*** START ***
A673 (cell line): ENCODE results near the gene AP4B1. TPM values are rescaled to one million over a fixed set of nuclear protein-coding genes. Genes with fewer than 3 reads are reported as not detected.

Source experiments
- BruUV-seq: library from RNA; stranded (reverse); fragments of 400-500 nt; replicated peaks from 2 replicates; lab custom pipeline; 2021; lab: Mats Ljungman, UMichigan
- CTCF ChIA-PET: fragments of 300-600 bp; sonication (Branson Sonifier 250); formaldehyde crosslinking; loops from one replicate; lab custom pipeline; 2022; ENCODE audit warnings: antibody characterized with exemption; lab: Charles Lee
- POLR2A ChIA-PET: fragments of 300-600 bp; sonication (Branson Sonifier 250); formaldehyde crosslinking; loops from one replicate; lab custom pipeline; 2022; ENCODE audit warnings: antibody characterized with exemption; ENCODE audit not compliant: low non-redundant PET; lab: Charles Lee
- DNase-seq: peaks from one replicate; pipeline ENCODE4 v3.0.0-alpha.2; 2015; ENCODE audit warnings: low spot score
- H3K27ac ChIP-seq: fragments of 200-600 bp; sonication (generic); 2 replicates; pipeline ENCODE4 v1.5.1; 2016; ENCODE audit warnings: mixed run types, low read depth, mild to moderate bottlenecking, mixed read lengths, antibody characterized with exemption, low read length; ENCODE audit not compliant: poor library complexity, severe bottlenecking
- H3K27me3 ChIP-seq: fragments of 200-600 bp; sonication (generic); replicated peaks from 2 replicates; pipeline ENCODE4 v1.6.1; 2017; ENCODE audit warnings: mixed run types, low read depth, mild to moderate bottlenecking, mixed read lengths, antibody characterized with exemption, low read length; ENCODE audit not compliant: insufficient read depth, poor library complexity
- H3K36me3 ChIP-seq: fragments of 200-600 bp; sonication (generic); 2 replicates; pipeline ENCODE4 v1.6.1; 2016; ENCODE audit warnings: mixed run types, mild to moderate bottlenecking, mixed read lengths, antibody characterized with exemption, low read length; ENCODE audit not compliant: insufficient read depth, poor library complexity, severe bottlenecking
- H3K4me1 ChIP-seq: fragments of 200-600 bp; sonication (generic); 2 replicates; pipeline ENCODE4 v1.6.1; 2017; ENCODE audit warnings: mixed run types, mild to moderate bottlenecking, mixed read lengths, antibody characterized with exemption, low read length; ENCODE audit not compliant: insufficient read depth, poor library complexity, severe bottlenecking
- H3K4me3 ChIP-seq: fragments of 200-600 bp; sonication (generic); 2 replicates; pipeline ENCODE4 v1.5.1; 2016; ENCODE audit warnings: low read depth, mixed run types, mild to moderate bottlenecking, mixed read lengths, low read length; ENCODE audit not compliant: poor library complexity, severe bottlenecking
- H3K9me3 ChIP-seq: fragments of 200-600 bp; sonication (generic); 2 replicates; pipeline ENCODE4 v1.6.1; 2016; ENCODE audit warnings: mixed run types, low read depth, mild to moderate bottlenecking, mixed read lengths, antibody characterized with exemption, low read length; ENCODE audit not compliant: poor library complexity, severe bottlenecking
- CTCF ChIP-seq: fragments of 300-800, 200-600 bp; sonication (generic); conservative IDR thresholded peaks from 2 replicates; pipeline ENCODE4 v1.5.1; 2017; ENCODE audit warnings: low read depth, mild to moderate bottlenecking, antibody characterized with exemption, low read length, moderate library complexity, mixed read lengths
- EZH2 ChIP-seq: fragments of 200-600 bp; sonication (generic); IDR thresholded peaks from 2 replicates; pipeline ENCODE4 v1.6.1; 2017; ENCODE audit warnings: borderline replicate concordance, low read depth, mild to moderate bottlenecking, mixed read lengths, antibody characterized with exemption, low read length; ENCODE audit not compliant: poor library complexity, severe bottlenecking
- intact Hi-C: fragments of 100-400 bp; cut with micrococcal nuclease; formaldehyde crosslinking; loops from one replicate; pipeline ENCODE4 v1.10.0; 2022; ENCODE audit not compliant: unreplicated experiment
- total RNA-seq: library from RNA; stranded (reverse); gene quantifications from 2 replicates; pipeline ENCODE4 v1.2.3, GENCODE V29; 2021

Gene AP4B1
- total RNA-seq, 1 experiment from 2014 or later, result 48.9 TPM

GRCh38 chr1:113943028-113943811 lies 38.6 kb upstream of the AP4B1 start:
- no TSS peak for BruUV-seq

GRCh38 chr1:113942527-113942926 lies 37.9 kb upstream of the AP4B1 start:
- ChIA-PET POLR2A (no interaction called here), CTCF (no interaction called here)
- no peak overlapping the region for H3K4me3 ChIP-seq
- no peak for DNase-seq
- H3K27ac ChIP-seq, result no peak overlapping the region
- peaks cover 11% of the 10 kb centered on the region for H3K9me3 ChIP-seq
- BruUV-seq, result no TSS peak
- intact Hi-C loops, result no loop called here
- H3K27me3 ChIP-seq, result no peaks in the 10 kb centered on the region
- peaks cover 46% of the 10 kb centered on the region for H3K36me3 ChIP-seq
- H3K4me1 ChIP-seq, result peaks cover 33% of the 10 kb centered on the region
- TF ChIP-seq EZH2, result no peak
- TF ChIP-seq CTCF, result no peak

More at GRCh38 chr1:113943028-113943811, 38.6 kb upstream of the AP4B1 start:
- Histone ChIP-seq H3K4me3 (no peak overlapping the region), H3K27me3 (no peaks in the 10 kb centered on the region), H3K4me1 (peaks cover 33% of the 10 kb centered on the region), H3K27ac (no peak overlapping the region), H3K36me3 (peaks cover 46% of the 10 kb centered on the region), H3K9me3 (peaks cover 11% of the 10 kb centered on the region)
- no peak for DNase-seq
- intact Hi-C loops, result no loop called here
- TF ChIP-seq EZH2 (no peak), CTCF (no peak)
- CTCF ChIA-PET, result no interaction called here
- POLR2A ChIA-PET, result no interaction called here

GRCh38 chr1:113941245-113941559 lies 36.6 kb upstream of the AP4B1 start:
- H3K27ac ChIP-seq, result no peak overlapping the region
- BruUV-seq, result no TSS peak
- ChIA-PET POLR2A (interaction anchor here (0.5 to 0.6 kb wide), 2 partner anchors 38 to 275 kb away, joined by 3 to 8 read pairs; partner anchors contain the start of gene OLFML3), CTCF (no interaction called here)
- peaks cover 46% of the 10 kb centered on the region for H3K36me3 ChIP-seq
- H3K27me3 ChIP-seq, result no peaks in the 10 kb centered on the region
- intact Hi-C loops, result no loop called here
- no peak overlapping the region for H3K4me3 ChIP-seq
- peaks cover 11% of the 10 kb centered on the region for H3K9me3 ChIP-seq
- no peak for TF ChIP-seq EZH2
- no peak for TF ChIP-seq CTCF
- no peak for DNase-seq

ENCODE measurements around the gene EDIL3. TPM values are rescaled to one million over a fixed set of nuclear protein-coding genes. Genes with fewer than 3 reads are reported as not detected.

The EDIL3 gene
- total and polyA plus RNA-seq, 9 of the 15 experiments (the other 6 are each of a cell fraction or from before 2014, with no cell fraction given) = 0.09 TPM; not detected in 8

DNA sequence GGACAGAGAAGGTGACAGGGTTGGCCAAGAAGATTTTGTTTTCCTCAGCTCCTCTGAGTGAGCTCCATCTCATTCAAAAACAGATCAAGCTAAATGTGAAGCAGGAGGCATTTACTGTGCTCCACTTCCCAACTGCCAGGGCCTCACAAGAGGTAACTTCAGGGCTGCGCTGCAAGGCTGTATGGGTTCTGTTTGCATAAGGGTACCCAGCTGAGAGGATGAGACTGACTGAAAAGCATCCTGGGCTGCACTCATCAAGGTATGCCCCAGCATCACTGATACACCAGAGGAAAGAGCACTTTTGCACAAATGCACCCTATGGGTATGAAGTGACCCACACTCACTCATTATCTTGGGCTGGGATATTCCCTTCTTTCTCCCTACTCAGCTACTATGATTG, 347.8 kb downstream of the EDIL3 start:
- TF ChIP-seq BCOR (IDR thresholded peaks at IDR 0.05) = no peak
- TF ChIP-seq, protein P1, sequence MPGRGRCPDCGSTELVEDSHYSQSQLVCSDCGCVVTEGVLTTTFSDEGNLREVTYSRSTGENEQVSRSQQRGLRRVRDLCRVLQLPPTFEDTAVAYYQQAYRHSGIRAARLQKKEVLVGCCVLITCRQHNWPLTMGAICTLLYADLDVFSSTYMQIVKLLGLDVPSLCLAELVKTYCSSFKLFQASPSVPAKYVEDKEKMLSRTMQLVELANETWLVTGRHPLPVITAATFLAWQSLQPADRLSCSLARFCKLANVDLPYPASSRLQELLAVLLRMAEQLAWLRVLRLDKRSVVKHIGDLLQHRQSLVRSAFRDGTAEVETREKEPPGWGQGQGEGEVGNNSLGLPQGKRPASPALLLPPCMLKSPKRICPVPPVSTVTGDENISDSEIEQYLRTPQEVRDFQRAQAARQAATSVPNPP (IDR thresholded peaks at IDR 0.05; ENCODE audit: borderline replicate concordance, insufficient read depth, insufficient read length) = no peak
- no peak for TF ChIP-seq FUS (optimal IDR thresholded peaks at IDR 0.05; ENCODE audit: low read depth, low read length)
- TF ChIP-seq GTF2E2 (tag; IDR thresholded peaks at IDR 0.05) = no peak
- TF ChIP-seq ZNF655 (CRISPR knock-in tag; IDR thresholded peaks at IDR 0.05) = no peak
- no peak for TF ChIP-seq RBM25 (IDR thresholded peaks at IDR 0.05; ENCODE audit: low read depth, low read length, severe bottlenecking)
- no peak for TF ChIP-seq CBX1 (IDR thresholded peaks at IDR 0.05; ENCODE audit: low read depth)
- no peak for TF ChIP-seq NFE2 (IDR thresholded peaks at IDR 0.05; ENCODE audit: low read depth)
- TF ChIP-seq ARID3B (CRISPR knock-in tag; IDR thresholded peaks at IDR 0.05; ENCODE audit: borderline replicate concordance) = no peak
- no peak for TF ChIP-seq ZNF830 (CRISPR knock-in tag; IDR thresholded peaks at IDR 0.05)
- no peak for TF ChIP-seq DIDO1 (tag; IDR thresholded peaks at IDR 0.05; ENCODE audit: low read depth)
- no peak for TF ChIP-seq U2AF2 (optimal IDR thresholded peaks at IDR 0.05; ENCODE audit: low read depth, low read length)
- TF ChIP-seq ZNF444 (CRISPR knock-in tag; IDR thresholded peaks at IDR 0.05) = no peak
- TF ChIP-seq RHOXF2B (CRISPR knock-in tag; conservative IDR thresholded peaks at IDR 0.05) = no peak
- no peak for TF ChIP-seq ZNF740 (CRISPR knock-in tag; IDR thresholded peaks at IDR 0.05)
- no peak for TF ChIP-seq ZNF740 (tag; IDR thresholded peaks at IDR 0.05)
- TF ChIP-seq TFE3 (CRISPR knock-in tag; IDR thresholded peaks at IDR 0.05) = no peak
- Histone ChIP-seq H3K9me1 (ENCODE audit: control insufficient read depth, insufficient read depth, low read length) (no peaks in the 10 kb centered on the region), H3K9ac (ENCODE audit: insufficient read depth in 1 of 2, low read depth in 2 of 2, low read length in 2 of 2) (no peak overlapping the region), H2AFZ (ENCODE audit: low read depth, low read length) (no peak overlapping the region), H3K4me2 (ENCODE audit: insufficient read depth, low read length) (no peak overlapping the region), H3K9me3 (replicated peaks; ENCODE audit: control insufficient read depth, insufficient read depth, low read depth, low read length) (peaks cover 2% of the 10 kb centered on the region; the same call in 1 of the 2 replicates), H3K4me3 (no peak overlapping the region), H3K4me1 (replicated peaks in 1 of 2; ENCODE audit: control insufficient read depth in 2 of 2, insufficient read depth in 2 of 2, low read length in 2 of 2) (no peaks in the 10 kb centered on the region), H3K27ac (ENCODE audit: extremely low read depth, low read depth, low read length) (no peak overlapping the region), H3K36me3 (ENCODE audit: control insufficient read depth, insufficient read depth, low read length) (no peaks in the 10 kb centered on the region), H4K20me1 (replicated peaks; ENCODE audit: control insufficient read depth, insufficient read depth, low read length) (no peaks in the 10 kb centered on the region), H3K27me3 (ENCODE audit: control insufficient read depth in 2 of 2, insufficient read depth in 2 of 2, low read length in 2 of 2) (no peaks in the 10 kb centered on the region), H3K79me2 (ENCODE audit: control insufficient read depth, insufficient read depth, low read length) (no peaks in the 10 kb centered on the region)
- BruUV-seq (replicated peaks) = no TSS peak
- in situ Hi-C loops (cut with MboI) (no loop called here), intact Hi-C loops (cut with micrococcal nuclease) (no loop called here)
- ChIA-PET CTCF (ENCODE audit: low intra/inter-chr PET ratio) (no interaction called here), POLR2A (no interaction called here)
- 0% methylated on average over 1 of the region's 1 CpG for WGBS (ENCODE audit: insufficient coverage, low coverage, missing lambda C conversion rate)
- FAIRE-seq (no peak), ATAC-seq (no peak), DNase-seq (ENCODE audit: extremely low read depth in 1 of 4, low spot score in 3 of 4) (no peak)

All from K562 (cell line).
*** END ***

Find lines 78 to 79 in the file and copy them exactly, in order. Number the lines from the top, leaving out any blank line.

- 0% methylated on average over 1 of the region's 1 CpG for WGBS (ENCODE audit: insufficient coverage, low coverage, missing lambda C conversion rate)
- FAIRE-seq (no peak), ATAC-seq (no peak), DNase-seq (ENCODE audit: extremely low read depth in 1 of 4, low spot score in 3 of 4) (no peak)